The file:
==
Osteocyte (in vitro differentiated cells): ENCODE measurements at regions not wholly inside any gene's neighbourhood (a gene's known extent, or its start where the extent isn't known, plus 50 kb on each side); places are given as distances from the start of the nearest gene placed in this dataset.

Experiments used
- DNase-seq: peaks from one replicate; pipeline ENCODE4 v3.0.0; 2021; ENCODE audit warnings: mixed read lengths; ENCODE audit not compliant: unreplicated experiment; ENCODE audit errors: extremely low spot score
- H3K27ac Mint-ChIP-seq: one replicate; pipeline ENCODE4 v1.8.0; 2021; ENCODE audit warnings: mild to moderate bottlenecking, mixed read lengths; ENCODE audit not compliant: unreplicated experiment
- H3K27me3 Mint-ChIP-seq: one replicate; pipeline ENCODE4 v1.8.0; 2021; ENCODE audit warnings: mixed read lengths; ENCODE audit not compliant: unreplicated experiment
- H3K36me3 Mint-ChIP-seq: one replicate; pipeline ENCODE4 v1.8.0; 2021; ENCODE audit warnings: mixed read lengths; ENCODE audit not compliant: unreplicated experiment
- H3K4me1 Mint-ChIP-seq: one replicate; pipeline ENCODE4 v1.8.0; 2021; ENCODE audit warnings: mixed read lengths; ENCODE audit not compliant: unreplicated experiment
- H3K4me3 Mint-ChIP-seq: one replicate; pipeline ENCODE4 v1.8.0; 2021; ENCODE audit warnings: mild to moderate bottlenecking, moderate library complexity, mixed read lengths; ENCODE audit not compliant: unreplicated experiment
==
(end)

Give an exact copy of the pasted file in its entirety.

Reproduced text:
Osteocyte (in vitro differentiated cells): ENCODE measurements at regions not wholly inside any gene's neighbourhood (a gene's known extent, or its start where the extent isn't known, plus 50 kb on each side); places are given as distances from the start of the nearest gene placed in this dataset.

Experiments used
- DNase-seq: peaks from one replicate; pipeline ENCODE4 v3.0.0; 2021; ENCODE audit warnings: mixed read lengths; ENCODE audit not compliant: unreplicated experiment; ENCODE audit errors: extremely low spot score
- H3K27ac Mint-ChIP-seq: one replicate; pipeline ENCODE4 v1.8.0; 2021; ENCODE audit warnings: mild to moderate bottlenecking, mixed read lengths; ENCODE audit not compliant: unreplicated experiment
- H3K27me3 Mint-ChIP-seq: one replicate; pipeline ENCODE4 v1.8.0; 2021; ENCODE audit warnings: mixed read lengths; ENCODE audit not compliant: unreplicated experiment
- H3K36me3 Mint-ChIP-seq: one replicate; pipeline ENCODE4 v1.8.0; 2021; ENCODE audit warnings: mixed read lengths; ENCODE audit not compliant: unreplicated experiment
- H3K4me1 Mint-ChIP-seq: one replicate; pipeline ENCODE4 v1.8.0; 2021; ENCODE audit warnings: mixed read lengths; ENCODE audit not compliant: unreplicated experiment
- H3K4me3 Mint-ChIP-seq: one replicate; pipeline ENCODE4 v1.8.0; 2021; ENCODE audit warnings: mild to moderate bottlenecking, moderate library complexity, mixed read lengths; ENCODE audit not compliant: unreplicated experiment